The trial judge directed the jury that the touching must be deliberate and the defence that voluntary intoxication with the effect that the defendant was unable to form the intent to touch was not available to him. This is based on well-settled law and is unshakeable in legal reasoning. Parenthetically, in the appeal, it was stated that there was no universal test for determining which crimes could be successfully defended through voluntary intoxication and those which could not – it would largely depend on public policy considerations.

The touching was clearly intentional: the defendant had not flailed around in an uncoordinated manner but rather deliberately rubbed his genitals up the police officer’s leg. If the touching was unintentional, irrespective of whether the defendant was intoxicated or not, a section 3 offence would not have been made out.

With that in mind, the defendant’s lawyers had one remaining ace to play for appeal: to argue that the offence was not one of basic intent but rather specific intent. Specific intent involves the concept of intention being considered in relation to the purposes of the criminal act; basic intent considers intention independently of the purposes. In this context, therefore, the defendant tried to argue that because of his drunken state, he was not fully aware of what he was doing and, – here comes the crucial point – the purpose of his touching was not sexual because of it. If the section 3 offence was to be viewed as one of specific intent, this line of reasoning might work, with clearly repugnant consequences: any drunken oaf could get away with a grope (or worse) claiming that because of their drunken state, the touching was not sexually motivated and thus a section 3 offence could not be made out.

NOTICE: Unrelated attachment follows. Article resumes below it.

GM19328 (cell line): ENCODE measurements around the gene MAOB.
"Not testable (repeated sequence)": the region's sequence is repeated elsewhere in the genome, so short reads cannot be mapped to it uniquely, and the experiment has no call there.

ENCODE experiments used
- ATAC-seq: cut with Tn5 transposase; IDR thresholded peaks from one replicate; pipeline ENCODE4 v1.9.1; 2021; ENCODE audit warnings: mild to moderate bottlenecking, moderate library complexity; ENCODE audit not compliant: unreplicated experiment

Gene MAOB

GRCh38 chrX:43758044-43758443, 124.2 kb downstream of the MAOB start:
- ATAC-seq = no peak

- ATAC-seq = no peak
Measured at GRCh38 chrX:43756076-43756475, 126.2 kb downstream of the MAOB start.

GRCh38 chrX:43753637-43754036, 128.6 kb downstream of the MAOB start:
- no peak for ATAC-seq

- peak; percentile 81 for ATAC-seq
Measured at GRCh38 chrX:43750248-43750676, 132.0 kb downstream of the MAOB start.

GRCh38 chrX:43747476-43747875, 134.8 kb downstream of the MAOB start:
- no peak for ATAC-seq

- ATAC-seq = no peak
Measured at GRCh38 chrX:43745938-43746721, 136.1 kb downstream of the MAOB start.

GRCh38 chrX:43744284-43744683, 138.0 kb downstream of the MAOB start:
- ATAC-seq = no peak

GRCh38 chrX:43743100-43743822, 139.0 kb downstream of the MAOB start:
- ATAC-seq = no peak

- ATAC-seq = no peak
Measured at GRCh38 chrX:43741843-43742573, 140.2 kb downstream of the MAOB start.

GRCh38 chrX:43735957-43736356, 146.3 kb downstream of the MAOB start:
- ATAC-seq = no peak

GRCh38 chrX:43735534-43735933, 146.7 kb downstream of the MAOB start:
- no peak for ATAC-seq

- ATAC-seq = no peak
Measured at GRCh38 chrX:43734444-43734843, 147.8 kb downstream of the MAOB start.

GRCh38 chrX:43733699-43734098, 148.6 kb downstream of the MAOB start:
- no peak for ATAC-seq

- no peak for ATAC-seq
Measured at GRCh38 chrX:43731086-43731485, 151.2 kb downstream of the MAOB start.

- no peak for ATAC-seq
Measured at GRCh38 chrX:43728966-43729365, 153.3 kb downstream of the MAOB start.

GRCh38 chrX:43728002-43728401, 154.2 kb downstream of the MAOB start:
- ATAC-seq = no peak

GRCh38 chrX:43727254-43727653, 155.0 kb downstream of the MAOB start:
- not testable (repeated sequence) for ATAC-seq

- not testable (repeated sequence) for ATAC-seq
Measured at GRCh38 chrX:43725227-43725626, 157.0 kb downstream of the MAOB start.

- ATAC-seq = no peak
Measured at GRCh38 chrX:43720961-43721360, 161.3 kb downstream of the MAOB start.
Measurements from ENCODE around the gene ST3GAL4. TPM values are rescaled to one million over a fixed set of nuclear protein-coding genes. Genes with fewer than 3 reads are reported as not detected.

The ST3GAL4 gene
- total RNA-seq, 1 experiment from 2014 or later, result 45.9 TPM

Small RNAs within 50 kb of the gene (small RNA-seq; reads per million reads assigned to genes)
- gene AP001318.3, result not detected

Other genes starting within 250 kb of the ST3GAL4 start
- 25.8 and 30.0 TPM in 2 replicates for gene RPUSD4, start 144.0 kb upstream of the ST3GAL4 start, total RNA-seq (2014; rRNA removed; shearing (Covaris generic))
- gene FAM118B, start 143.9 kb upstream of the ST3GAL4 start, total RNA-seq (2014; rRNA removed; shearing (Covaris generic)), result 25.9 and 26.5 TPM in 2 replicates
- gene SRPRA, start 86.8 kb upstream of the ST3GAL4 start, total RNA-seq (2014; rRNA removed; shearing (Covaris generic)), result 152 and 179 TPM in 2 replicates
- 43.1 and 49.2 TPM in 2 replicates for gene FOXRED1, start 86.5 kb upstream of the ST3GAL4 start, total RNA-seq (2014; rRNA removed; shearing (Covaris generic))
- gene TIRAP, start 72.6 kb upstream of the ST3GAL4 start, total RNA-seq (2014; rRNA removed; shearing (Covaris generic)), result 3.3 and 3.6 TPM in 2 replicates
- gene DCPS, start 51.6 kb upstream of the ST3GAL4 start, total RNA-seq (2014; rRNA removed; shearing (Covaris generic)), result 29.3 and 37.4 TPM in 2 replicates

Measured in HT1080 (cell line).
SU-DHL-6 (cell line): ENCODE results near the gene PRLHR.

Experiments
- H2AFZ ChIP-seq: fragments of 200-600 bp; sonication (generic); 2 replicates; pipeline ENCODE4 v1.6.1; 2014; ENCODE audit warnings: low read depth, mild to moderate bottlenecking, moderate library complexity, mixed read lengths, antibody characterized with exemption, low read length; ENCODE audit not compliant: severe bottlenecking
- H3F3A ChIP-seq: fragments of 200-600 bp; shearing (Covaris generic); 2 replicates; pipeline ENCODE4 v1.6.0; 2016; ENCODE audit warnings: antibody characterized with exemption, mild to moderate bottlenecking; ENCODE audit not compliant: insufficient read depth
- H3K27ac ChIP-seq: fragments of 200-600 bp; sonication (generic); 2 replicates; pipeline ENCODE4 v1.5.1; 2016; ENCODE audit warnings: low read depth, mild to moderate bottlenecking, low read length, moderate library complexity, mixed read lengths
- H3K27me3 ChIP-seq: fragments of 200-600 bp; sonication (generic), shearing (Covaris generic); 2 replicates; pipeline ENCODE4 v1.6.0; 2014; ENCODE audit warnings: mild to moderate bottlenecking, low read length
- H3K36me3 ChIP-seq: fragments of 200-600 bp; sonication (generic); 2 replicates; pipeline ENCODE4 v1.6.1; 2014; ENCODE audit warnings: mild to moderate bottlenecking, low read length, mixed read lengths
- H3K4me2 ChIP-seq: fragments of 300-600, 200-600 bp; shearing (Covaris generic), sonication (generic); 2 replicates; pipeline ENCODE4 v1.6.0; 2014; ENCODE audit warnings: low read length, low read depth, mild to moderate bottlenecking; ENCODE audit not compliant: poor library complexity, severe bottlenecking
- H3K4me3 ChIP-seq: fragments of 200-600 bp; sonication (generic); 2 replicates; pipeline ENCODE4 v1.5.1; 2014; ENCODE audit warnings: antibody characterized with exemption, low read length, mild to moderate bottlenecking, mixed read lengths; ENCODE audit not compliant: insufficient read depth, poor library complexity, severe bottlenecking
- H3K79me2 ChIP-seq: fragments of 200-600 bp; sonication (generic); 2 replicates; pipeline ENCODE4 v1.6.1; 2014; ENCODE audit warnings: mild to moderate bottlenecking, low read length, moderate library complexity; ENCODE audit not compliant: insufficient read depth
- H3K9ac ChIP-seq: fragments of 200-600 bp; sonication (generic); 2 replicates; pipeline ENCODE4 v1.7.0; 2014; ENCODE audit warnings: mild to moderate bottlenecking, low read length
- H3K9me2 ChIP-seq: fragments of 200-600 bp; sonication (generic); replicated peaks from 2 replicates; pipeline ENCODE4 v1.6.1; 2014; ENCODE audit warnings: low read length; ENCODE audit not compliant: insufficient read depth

Thankfully, the Court of Appeal were having none of this. Somewhat unhelpfully, though, they stated that some offences (such as s3 SOA) could not be straightforwardly viewed as requiring basic or specific intent as different elements of the offence required proof of different states of mind. While this argument was a neat way of justifying their decision, it had the effect of opening up a can of worms which, frankly, need not have been opened.

Clearly, voluntary intoxication in respect of a sexual offence could never be relied upon as negating the necessary intention irrespective of how it was sliced. It was always just a matter of seeing how and on what basis the Court of Appeal would shoot the argument down in flames.